On the issue of health care, both Herrick and Hamilton spoke from personal experience — Hamilton as an individual with multiple sclerosis, and Herrick as a spouse of someone who has been disabled for years.
Hamilton said he’s a strong advocate for affordable, quality and accessible care, as well as complete transparency. He said if the state was able to compare providers, it could shop around and therefore, see competitiveness in the market.
“Even though Minnesota has some of the best care in the world, we can do better.” said Hamilton, who also noted his strong support for robust research, the protection of Medicare and Medicaid and reforms.
Herrick said he agreed with Hamilton on protecting Medicare and Medicaid, and that he wants to see an expansion of MNsure, the state’s health insurance marketplace, which has allowed more people to be covered.
“Minnesota did a good job creating that program,” Herrick said. “I do think we need to look at accessibility more.”
Hamilton said he has gone toe-to-toe with health insurance companies and pharmacy benefits managers during his own care, to which Herrick said Hamilton’s position as a legislator has helped him advocate for his care.
“We need to have that same advocacy for all citizens,” Herrick said, noting that his wife, due to her pre-existing condition, had difficulty finding supplemental insurance after her Medicare supplement insurer pulled out of Nobles County.
“That shouldn’t have happened under the Affordable Care Act,” he added.
A question posed to the candidates about ensuring availability of personal protective equipment for nurses and front-line workers had Herrick saying the state wasn’t as well-prepared as it should have been.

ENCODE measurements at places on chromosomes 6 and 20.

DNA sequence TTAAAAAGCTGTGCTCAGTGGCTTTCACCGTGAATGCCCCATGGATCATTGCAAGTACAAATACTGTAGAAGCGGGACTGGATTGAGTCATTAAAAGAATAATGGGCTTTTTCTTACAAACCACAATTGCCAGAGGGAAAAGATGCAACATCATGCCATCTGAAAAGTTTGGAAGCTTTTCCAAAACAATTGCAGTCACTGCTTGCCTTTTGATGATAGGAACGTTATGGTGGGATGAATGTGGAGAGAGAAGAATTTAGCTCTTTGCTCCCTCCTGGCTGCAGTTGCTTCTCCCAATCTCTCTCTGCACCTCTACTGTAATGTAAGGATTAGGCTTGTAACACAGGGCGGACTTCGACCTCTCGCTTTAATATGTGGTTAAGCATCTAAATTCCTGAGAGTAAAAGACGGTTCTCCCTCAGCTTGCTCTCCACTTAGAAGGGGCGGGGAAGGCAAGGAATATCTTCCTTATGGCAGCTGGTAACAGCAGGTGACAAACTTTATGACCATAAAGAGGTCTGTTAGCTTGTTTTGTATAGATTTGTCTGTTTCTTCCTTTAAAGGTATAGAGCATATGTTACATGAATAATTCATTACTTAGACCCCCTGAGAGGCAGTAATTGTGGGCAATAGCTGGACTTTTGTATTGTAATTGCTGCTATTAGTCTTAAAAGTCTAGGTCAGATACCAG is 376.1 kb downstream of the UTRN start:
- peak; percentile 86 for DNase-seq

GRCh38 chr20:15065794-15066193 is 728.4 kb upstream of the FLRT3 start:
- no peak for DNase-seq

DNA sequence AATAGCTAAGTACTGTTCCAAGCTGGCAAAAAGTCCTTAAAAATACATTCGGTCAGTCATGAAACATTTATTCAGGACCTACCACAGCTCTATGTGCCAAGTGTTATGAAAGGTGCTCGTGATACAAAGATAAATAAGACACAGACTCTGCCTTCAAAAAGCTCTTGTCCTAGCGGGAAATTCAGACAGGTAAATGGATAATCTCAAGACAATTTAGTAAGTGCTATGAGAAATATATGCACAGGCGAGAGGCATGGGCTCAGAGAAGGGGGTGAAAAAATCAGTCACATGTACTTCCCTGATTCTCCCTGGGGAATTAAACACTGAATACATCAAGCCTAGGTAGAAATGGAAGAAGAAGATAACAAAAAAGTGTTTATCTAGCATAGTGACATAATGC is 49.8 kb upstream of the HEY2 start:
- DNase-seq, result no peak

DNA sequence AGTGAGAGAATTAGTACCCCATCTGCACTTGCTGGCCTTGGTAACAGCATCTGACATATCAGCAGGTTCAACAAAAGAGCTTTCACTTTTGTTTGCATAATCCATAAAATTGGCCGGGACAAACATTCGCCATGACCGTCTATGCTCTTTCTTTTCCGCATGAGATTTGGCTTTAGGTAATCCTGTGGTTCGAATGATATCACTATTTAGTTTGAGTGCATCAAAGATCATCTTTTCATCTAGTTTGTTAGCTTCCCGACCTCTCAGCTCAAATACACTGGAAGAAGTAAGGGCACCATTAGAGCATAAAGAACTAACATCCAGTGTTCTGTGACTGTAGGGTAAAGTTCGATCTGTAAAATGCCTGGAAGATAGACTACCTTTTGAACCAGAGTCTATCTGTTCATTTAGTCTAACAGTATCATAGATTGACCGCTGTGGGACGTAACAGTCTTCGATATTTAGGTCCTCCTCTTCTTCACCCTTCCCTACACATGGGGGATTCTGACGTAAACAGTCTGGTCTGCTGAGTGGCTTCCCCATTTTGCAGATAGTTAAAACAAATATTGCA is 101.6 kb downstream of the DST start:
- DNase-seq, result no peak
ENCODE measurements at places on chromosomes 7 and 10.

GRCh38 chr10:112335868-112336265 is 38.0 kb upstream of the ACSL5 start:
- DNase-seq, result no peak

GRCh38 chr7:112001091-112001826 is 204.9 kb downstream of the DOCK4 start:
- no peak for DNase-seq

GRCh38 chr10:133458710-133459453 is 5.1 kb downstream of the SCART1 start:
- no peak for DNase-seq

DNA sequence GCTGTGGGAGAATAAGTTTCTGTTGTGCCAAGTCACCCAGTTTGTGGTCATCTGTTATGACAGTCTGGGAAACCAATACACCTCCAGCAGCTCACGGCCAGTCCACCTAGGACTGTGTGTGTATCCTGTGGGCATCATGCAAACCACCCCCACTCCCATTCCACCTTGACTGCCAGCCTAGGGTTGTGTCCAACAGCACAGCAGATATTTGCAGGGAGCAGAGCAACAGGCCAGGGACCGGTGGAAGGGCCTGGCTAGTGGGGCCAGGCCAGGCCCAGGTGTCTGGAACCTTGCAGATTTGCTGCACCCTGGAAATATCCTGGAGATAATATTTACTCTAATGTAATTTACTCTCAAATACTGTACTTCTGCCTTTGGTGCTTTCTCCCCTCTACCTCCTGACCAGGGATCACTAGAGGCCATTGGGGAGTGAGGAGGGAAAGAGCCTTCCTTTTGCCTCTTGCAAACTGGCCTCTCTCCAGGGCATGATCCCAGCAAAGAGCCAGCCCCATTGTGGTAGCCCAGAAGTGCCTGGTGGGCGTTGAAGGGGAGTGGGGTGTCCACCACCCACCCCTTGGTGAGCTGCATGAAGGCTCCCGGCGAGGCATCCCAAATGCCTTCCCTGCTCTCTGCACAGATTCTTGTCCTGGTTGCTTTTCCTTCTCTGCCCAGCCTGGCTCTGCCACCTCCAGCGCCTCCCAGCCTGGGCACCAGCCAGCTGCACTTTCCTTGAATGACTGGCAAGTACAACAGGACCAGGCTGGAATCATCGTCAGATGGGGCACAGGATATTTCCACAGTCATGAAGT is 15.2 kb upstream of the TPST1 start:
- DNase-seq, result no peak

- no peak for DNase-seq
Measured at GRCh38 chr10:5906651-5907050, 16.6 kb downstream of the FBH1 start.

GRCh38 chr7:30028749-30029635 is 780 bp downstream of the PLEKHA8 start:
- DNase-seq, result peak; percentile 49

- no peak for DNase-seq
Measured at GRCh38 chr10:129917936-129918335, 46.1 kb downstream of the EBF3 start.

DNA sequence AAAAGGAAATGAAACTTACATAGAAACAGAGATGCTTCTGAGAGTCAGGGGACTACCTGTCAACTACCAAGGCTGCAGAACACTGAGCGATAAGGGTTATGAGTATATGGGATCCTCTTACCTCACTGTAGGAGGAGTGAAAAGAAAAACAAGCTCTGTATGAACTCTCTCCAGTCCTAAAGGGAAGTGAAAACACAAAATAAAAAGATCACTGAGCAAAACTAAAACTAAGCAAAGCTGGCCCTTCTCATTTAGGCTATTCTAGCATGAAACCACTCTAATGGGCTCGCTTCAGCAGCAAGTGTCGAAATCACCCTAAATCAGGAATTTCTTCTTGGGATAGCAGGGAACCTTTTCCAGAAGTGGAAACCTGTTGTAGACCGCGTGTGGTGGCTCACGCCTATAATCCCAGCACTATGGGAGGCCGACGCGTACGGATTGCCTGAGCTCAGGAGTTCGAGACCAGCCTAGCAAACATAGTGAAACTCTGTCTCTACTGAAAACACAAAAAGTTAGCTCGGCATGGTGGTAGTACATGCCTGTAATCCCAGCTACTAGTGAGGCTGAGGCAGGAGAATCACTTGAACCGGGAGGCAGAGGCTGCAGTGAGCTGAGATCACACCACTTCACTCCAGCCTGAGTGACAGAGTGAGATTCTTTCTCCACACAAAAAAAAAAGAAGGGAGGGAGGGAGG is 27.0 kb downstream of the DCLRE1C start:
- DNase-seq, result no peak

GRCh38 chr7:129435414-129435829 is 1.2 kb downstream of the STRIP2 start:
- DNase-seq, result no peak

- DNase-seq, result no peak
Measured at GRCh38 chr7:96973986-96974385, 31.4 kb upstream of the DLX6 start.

“What we learned is that we cannot rely on the federal government,” he said. “We have to prepare as a state to deal with this, and we need to make sure we have our stockpiles of PPE so we don’t have to panic when another pandemic occurs or this one lasts much longer than we expected it to.”
Hamilton, meanwhile, offered thanks to his nurses and said his daughter is a registered nurse working with COVID patients.
“This is one of the reasons why I did support the governor on the initial shutdown,” Hamilton said. “It allowed us as a state to be better prepared.”
He also encouraged people having difficulty getting PPE to reach out to him.
Posed with a question on police reform, Hamilton said the state legislature recently passed a bill aimed at reducing police violence. The legislation bans departments from warrior-style training, chokeholds and neck restraints, and calls for enhanced reporting and data collection.
“There are things we can and should do locally,” Hamilton said, such as cross-cultural awareness and keeping the flow of communication with leaders of Karen, Latino and East African populations to better understand the issues.